Eventually, though, we turned to the articles which dominated the majority of our meeting. We started with John Feather’s work, which provoked a question about research: how we (scholars) read and whether that should or should not be like the way the text was read (or at least as close as possible). According to Feather novels in the romantic period, especially post Waverly by Scott, were published in the popular ‘Triple-Decker’ format (Feather 144), for a variety of reasons, but mainly because it meant that the publisher got to sell the novel three times (Feather 147); arguably it also made it better for the lending libraries because three people could be reading the ‘same’ book at one time. But, especially as graduate students, we do not typically read works like Waverly in three volumes over a period of months; we have maybe a week (or two) to devour the book while also reading one or two other books (plus a variety of other work and research). This is not to say that the system needs to change, but we were wondering what it means for us as researchers and the arguments that we make that we do not read the novels in the same way that they were historically. This discrepancy increases in the Victorian period with serialization: many readers read chapters from magazines while presumably fewer read the novels as one unified whole (due to the cost of the unified novels). We were unsure whether this mattered at all: does reading one way or another dramatically influence one’s reception of a novel? Especially considering the periods people had time to discuss the developing plot with each other, after a household had finished the first volume of a work and how that might change their perception. Should we strive to read as the people did, so that our claims are more ‘accurate’ or is accuracy merely a facade because meaning does not change that much between varieties of reading?
There was one statement that generated a great deal of discussion. At the very end of the chapter, Feather claims that “there was a brief period in the middle of the nineteenth century when literary merit and popular success coincided” (Feather 152). Most of us agreed that this statement did not seem to fit well with the rest of the chapter and that the statement was worrisome. For example, the conversation drifted over to the idea of the Romantic Canon, i.e. the big six of Blake, Coleridge, Wordsworth, Byron, Shelley, and Keats. For a long time those six (and sometimes only really five) have been the writers of ‘literary merit’ at the exclusion of other sexes, races, classes, forms, genres, and so on. Thus, we thought that the particular statement was obscuring a few other important discussions. But the idea of ‘literary merit’ also drew out another question: what are English Scholars? Are we art critics? Are we cultural historians? Are we theoreticians and philosophers? Are we all things or none? There were good arguments for all positions, well except ‘none’ no one argued for that, nevertheless we debated for a bit. I apologize for all the questions, and especially our lack of concrete answers, but we pondered that particular idea for a while with no particular conclusion.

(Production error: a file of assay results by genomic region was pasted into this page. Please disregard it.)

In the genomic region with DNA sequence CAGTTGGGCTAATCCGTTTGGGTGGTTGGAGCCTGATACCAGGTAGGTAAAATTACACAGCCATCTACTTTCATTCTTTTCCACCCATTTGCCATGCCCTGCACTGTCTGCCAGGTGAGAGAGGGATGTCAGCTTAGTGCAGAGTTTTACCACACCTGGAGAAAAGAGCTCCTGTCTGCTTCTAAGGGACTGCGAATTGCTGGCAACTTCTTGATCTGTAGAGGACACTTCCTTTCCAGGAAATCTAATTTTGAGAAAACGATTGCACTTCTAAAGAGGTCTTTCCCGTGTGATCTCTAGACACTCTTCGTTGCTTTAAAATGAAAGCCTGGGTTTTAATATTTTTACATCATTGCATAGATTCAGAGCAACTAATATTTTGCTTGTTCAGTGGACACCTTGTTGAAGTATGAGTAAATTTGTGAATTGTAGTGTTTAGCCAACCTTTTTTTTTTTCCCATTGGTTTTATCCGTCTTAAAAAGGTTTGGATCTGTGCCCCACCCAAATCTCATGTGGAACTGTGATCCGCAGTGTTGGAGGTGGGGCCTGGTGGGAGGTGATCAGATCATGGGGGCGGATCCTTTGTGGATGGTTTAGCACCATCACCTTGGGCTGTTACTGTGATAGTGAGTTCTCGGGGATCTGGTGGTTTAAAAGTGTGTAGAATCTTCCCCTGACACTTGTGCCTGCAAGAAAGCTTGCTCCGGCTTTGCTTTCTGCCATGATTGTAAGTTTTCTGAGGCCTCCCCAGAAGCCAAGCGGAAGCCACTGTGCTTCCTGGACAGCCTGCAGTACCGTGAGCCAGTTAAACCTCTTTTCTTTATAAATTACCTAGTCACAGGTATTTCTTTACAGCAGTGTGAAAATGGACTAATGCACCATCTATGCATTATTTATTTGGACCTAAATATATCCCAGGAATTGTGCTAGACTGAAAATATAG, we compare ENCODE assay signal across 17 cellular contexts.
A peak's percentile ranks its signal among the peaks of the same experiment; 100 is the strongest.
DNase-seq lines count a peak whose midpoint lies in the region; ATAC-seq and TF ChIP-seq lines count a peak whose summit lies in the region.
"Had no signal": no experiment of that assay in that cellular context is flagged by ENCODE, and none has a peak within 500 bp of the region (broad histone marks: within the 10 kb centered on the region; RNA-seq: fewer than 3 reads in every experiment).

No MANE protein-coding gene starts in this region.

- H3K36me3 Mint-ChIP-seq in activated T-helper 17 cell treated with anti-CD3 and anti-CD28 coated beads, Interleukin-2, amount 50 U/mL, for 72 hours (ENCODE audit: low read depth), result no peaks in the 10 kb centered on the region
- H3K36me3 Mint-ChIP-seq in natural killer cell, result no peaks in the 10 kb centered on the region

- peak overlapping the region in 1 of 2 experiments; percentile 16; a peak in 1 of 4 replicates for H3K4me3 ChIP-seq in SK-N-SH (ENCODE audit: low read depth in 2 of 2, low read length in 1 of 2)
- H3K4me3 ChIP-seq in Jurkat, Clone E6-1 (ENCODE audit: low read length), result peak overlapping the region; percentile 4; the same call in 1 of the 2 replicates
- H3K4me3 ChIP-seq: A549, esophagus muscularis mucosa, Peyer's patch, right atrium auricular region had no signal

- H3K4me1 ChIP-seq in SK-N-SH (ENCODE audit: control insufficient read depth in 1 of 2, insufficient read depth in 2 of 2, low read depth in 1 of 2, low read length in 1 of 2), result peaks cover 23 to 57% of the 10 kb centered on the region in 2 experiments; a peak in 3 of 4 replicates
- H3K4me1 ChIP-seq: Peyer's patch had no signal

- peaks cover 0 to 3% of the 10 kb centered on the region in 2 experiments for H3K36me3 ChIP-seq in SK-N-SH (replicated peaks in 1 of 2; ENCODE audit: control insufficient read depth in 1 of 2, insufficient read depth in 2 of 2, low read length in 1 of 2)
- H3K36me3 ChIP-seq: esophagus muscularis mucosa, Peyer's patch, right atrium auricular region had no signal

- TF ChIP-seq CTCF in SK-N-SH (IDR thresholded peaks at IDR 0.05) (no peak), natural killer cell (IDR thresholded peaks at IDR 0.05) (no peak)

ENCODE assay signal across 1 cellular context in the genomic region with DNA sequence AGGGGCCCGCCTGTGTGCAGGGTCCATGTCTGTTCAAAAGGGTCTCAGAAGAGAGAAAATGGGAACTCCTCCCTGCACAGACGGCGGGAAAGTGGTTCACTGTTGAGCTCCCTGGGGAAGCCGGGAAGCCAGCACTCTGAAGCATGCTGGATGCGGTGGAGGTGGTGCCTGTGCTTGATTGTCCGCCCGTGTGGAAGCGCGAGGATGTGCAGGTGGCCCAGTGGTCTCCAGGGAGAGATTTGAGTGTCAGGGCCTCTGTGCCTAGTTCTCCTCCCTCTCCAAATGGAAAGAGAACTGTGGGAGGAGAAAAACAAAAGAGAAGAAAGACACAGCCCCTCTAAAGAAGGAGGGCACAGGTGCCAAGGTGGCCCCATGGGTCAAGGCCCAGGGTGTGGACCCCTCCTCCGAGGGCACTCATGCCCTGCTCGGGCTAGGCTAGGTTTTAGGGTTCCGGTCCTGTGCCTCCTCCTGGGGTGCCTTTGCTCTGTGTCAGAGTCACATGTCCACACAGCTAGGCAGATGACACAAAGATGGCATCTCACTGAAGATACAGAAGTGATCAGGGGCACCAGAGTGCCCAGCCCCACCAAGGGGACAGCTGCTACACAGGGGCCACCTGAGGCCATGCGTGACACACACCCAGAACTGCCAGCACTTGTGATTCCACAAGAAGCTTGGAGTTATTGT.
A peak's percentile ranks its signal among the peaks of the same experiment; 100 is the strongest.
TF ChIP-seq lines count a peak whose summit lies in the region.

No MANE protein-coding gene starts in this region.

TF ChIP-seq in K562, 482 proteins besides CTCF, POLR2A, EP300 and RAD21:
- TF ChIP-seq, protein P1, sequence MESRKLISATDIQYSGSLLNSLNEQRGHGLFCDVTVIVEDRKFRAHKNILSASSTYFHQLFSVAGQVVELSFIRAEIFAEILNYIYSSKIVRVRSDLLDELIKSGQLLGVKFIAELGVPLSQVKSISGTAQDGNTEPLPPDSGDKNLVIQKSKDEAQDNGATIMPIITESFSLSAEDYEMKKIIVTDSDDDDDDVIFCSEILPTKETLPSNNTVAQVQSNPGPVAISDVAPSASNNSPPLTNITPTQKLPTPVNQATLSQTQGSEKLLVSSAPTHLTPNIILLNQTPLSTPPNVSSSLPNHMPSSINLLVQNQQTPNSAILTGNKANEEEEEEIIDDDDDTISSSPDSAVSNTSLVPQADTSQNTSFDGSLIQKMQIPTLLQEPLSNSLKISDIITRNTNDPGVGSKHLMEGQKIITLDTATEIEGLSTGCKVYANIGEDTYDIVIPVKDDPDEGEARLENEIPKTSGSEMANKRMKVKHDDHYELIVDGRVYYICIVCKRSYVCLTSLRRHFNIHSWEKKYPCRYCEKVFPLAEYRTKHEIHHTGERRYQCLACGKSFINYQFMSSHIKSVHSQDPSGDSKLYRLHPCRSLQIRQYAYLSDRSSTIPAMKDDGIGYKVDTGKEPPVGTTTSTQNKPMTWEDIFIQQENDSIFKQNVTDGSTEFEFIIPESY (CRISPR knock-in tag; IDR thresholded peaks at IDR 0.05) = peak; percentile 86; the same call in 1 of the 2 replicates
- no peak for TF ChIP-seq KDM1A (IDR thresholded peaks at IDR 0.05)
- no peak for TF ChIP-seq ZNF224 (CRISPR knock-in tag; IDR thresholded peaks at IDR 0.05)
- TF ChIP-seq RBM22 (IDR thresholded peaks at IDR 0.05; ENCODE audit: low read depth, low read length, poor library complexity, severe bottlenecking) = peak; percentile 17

At that point it seemed wise to switch over to Paul Westover’s chapter before we lost our entire weekend to the previous question(s). Westover argues that even if an author is living, especially the Romantic authors, because of their literary success they become ‘dead’ (Westover 93). Somehow the author becomes both dead and alive, which is obvious in the various descriptions that Westover cites. For example, people would visit William Wordsworth but ultimately be surprised because the being they encountered did not match up with their vision thus they would exclude the material body from their vision and description, and so as Westover states “Wordsworth had become an artifact and a ghost in his own house” (Westover 95). In part this un-dead-ness appears to result from the disconnect between the image of the author in the reader’s head and the material reality of the author. Perhaps most interesting to us was the focus on the author. Everyone is aware, of course, that the Author died a couple of decades ago and that we do not talk about them. But, Westover’s book is in part about authors and their existence. Humor aside it certainly does not seem like a poor trend for literary scholars to also incorporate the author into their analysis but obviously the author cannot be overriding because texts live apart (as Westover and others show) from their creators.
That did lead to one concern: are we as scholars also victims idolizers of authors? And if so, might that impact our ability to be clear-eyed when making arguments? Or, phrased another way with a greater focus on undeath: if you could resurrect an author and speak with them would you / should you? While a few names were thrown out for ‘yes’ to resurrection (like Mary Shelley) and ‘no’ (like Edgar Allan Poe), we decided that the literary scholar’s enthusiasm for certain authors was probably a good feature because it allows us to keep going even when we encounter research dead-ends and conundrums. Although, being on guard against over idolization of course is never a bad idea.
Anyway, these are a few of the items that we discussed. If there is anything you would like to add in the comments, please do! Otherwise, good luck with your work in 2014 and we look forward to many exciting discussions as inspired by this graduate caucus!